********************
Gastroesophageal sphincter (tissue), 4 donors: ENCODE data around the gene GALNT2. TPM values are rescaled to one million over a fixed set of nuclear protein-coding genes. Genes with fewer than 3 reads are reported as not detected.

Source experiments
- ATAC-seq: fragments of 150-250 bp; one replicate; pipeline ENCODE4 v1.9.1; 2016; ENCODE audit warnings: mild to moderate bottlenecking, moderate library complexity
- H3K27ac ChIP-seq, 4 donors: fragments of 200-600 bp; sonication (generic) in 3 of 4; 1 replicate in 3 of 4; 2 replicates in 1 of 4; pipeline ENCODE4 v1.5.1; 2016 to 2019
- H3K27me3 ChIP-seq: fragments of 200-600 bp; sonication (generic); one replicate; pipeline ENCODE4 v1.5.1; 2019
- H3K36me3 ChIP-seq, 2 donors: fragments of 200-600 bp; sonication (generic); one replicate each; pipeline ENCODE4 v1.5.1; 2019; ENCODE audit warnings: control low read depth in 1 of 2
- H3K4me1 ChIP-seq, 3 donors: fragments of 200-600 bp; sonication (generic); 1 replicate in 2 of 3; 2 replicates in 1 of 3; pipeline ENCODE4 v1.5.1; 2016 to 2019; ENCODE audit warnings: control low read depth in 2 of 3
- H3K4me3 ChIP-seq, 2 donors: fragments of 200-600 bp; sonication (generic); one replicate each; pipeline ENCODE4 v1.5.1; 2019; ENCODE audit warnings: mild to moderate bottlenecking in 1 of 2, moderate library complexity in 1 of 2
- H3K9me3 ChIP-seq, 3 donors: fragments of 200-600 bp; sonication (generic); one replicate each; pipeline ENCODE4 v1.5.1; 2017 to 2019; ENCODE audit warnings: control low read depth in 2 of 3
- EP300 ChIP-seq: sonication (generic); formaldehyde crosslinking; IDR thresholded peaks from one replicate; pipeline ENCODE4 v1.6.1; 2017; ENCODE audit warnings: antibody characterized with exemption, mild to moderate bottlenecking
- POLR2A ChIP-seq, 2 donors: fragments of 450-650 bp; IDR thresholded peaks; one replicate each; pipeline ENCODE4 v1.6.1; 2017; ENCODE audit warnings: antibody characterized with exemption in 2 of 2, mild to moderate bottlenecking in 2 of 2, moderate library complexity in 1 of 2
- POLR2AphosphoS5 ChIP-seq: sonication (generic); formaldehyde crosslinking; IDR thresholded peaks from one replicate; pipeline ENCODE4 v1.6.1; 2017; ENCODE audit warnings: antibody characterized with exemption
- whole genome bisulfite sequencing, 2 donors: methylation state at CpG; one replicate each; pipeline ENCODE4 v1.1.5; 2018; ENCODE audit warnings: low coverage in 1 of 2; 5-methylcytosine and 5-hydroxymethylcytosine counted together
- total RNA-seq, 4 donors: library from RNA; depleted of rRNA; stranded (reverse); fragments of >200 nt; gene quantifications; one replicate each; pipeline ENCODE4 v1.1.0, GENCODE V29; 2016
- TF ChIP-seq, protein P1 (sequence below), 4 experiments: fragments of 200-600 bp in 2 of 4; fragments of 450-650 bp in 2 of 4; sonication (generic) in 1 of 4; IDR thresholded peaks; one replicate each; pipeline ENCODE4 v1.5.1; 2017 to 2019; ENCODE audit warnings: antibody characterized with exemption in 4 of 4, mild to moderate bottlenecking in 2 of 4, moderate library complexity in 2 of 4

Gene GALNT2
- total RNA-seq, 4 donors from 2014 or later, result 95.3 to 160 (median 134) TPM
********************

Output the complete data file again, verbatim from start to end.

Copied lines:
Gastroesophageal sphincter (tissue), 4 donors: ENCODE data around the gene GALNT2. TPM values are rescaled to one million over a fixed set of nuclear protein-coding genes. Genes with fewer than 3 reads are reported as not detected.

Source experiments
- ATAC-seq: fragments of 150-250 bp; one replicate; pipeline ENCODE4 v1.9.1; 2016; ENCODE audit warnings: mild to moderate bottlenecking, moderate library complexity
- H3K27ac ChIP-seq, 4 donors: fragments of 200-600 bp; sonication (generic) in 3 of 4; 1 replicate in 3 of 4; 2 replicates in 1 of 4; pipeline ENCODE4 v1.5.1; 2016 to 2019
- H3K27me3 ChIP-seq: fragments of 200-600 bp; sonication (generic); one replicate; pipeline ENCODE4 v1.5.1; 2019
- H3K36me3 ChIP-seq, 2 donors: fragments of 200-600 bp; sonication (generic); one replicate each; pipeline ENCODE4 v1.5.1; 2019; ENCODE audit warnings: control low read depth in 1 of 2
- H3K4me1 ChIP-seq, 3 donors: fragments of 200-600 bp; sonication (generic); 1 replicate in 2 of 3; 2 replicates in 1 of 3; pipeline ENCODE4 v1.5.1; 2016 to 2019; ENCODE audit warnings: control low read depth in 2 of 3
- H3K4me3 ChIP-seq, 2 donors: fragments of 200-600 bp; sonication (generic); one replicate each; pipeline ENCODE4 v1.5.1; 2019; ENCODE audit warnings: mild to moderate bottlenecking in 1 of 2, moderate library complexity in 1 of 2
- H3K9me3 ChIP-seq, 3 donors: fragments of 200-600 bp; sonication (generic); one replicate each; pipeline ENCODE4 v1.5.1; 2017 to 2019; ENCODE audit warnings: control low read depth in 2 of 3
- EP300 ChIP-seq: sonication (generic); formaldehyde crosslinking; IDR thresholded peaks from one replicate; pipeline ENCODE4 v1.6.1; 2017; ENCODE audit warnings: antibody characterized with exemption, mild to moderate bottlenecking
- POLR2A ChIP-seq, 2 donors: fragments of 450-650 bp; IDR thresholded peaks; one replicate each; pipeline ENCODE4 v1.6.1; 2017; ENCODE audit warnings: antibody characterized with exemption in 2 of 2, mild to moderate bottlenecking in 2 of 2, moderate library complexity in 1 of 2
- POLR2AphosphoS5 ChIP-seq: sonication (generic); formaldehyde crosslinking; IDR thresholded peaks from one replicate; pipeline ENCODE4 v1.6.1; 2017; ENCODE audit warnings: antibody characterized with exemption
- whole genome bisulfite sequencing, 2 donors: methylation state at CpG; one replicate each; pipeline ENCODE4 v1.1.5; 2018; ENCODE audit warnings: low coverage in 1 of 2; 5-methylcytosine and 5-hydroxymethylcytosine counted together
- total RNA-seq, 4 donors: library from RNA; depleted of rRNA; stranded (reverse); fragments of >200 nt; gene quantifications; one replicate each; pipeline ENCODE4 v1.1.0, GENCODE V29; 2016
- TF ChIP-seq, protein P1 (sequence below), 4 experiments: fragments of 200-600 bp in 2 of 4; fragments of 450-650 bp in 2 of 4; sonication (generic) in 1 of 4; IDR thresholded peaks; one replicate each; pipeline ENCODE4 v1.5.1; 2017 to 2019; ENCODE audit warnings: antibody characterized with exemption in 4 of 4, mild to moderate bottlenecking in 2 of 4, moderate library complexity in 2 of 4

Gene GALNT2
- total RNA-seq, 4 donors from 2014 or later, result 95.3 to 160 (median 134) TPM